Quartz Daily Brief—Americas edition—China’s GDP addiction, UK unemployment falls, typhoon Rammasun, US sunscreen gap

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What to watch for today

Banks and tech firms vie for the earnings spotlight. Bank of America will try to continue the winning streak begun by Citigroup, JPMorgan Chase, and Goldman Sachs, which all beat expectations this week, but a hefty mortgage securities settlement looms. Meanwhile, eBay’s earnings could reflect the cost of a security breach and a spat with Google over SEO tactics.

EU officials shuffle the deck. When member states meet in Brussels to discuss expanding Russian sanctions, they’ll also sort out appointees (paywall) to various management posts.

Will Israel send in ground troops? The chances of a Gaza invasion rose after Israel and Hamas continued their bombardments. An Egyptian-brokered ceasefire that was accepted by Israel but rejected by Hamas has lapsed—though some observers think it was designed to fail in the first place.

Beige is boring. The US central bank releases its periodic Beige Book business survey of its 12 regional banks, which are expected to reflect moderate economic growth—in other words, important but a bit of a snooze.

While you were sleeping

China’s GDP stayed on target… The economy expanded by 7.5% in the second quarter, precisely in line with the government’s target, thanks to a hefty stimulus. As Quartz’s Gwynn Guilford explains, China knows it has a problem, but it just can’t kick the investment habit.

As its controversial oil rig left contested waters. The provocative placement of the rig near islands claimed by Vietnam triggered deadly riots, and may ultimately reshape regional security alliances.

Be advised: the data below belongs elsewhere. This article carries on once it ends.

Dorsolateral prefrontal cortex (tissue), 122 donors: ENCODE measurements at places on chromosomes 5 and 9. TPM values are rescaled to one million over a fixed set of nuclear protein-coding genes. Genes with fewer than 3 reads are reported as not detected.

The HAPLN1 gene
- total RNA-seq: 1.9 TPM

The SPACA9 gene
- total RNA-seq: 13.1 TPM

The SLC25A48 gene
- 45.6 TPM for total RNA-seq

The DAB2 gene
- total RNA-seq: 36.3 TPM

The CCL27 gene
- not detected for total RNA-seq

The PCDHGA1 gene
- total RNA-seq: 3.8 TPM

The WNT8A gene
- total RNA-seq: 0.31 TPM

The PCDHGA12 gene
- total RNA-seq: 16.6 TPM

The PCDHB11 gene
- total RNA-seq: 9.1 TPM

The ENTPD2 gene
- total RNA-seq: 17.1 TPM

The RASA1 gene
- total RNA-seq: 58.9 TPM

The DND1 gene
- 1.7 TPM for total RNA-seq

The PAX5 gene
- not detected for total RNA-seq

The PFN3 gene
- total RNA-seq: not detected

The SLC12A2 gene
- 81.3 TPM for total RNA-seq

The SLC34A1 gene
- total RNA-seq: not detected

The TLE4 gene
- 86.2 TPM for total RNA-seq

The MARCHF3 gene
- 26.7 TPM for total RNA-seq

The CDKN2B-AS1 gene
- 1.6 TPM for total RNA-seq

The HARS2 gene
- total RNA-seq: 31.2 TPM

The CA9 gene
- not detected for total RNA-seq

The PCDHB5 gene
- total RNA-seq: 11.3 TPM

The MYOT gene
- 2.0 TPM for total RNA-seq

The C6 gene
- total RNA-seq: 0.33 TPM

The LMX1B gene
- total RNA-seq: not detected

France delivered an anti-trust probe to FedEx, TNT, and Royal Mail. Authorities are investigating alleged anticompetitive behavior during trade association meetings. Regulators could impose fines of up to 10% of each company’s global revenue.

A typhoon hit the Philippines. At least 11 have died and 370,000 evacuated as typhoon Rammasun skirted Manila and caused massive power outages. Some of the country is still recovering from November’s typhoon Haiyan, which killed over 6,000.

Britain vowed to pressure China over Hong Kong. Deputy prime minister Nick Clegg told a Hong Kong think tank the UK “will not shy away from defending the principle of ‘one country, two systems’,” and that universal suffrage would be best for the city.

UK unemployment fell. The jobless rate edged down to 6.5% in the three months to May, its lowest level since 2008. Unfortunately for jobholders, wage growth also slowed down, up a mere 0.3% from the same period last year, and UK households are increasingly gloomy about their finances.

Standard and Poor’s tried to settle with US regulators. The ratings agency is willing to pay up to $1 billion (paywall) to resolve a $5 billion government lawsuit that accused the company of inflating the ratings of mortgage bonds, according to the Wall Street Journal.

Quartz obsession interlude

John McDuling on Alibaba striving to be the Netflix of China. “Alibaba’s strategy thus far has been somewhat different from Netflix’s: Like Amazon, it is selling set-top boxes. But the new service with Lionsgate looks like the most Netflix-style thing it has done. It will feature the production company’s biggest hits and be available exclusively in mainland China.” Read more here.

Matters of debate

Foreign aid masks the looting of Africa. Smug donor nations do nothing about their companies plundering the continent.

Hong Kong will be free one day. But it might be a long, long time from now, says the city’s last governor.

Humanity could go the way of the honeybee. Bee colony collapses are a cautionary tale for avoiding extinction.

The future of passwords is no passwords. Tired of the letter-number combo game, people want other ways to log in. 

Working moms are less stressed out. The challenge of balancing work and home may be easier than dealing with your kids all day.

Surprising discoveries

The other checkout line is probably moving faster than yours. It’s simple mathematics.

Climate change causes kidney stones. Higher temperatures mean more dehydration.

It’s a hoppy, golden age for beer. There haven’t been this many American breweries since the 1870s.

American sunscreen sucks. Regulators have been withholding powerful ingredients that are safely used in Europe and Asia.

Germany is going retro with its national security. It may use manual typewriters due to a US spy scandal.

Our best wishes for a productive day. Please send any news, comments, NSA-proof typewriters, and IPA six packs to You can follow us on Twitter here for updates throughout the day.

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